Rudimentary board walls and glazing make up the northernmost shed extension elevation. Behind the present shed extensions, the north elevation of the main volume would have been similar in character to the front/south elevation except in hierarchy, with a pair of sliding doors near the center of the elevation and a human door to its left, and without any other fenestration or dormers, or cross gables.

West Elevation (side facing Rogers Mansion)

Three double-hung windows with six-over-six divided light patterns decorate the west elevation: two symmetrically positioned at the first story, and one centered within the second story gable end. Only the gable end window has a crown profiled drip cap. Above it is a small louvered attic vent.

Vintage postcard view of Nugent property from First Presbyterian Church steeple, circa 1913. Courtesy of Eric Woodward. Notice the tower element at the northeast corner of the Nugent Carriage House.

The Tower

According to a surviving postcard view of the subject property taken from the bell tower of the First Presbyterian Church of Southampton located across Meeting House Lane to the south, circa 1913, the Nugent Carriage House had a tower component at its northeast corner that no longer survives and is assumed to have been removed between 1913 and 1932. The square tower was two stories tall with a tall hipped roof and may have possibly sprang from the surviving rear ell at the same corner, now with a shed roof. Its purpose would have been to house grain or water. A tower feature on this structure would have been in perfect harmony with the building’s Queen Anne style which often employed such features in order to enliven the architectural envelope of what would have otherwise been a large and plain barn.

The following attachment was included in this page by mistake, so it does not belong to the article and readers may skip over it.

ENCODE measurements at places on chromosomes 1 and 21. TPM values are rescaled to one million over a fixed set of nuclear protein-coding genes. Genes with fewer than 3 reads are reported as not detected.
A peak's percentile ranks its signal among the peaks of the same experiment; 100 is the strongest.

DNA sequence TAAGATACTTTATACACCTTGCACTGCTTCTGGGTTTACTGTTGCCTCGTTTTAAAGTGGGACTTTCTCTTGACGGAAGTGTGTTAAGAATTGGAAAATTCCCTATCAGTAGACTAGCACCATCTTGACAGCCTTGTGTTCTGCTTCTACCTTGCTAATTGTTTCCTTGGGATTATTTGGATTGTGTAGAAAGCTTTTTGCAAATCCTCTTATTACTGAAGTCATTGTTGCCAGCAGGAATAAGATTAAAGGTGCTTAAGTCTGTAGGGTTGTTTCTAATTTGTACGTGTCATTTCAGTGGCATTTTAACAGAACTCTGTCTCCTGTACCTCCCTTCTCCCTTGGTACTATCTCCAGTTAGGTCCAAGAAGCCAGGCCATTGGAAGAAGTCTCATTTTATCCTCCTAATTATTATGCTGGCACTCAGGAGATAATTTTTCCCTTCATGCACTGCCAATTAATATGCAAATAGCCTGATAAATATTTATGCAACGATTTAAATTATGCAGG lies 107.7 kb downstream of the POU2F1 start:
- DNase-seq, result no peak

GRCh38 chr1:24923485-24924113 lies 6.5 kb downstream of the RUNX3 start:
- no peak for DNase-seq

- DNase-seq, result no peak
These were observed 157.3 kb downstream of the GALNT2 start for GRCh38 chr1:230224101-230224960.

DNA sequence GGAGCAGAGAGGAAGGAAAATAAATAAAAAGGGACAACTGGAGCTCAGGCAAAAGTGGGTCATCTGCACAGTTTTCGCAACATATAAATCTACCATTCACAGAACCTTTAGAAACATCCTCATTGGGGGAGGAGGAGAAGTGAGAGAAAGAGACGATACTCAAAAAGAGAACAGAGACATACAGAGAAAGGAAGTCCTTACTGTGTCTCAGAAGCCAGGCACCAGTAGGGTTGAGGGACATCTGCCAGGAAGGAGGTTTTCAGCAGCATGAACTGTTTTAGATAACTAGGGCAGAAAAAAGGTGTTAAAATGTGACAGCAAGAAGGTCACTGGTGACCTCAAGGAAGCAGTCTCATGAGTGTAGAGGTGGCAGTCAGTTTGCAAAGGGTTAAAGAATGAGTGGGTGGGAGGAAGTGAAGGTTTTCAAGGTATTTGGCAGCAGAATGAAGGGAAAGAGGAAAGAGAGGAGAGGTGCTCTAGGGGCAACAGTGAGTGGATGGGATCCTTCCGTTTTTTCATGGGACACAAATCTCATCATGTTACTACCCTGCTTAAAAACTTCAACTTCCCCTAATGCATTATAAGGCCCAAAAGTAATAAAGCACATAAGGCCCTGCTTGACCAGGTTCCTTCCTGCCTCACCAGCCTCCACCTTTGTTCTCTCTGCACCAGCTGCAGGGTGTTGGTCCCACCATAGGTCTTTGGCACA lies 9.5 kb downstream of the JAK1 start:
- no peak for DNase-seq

South/Front Elevation
East/Side Elevation.
Northeast/Side-Rear Elevation.
Northwest/Side-Rear Elevation.
Southwest/Side-Front Elevation.
Detail of Decorated Eave Boards.


To date, a structural engineer’s evaluation of the Nugent Carriage House has not been completed. The building is in good condition but requires general maintenance repair throughout and restoration in some key areas. Framing: The Nugent Carriage House has a milled timber frame on the first story and traditional late 19th century – early 20th century framing on the second story and as infill on the first story. The framing throughout is sound and dry. There are no indications of rot, water or insect issues. Siding: According to vintage views, the carriage house was not originally painted red. The first story (clapboard) was painted white and the shingle siding elsewhere was left to weather in a natural grey color. The existing paint is in poor condition throughout. The elevations should be restored to the original color scheme. The original finish of the northern additions is unknown but was likely painted red. The clapboard siding appears to be in good condition. The shingle siding is in poor condition and requires repair and replacement in some areas. Roofing: The non-original asphalt roofing should be removed and replaced with cedar shingle or shake roofing. The surviving cedar roofing under the existing asphalt finish should be salvaged and restored as much as possible. Doors and Windows: The human doors and windows (except those on the northern extension) appear to be in salvageable/restorable condition. All original doors and windows should be restored and made operable.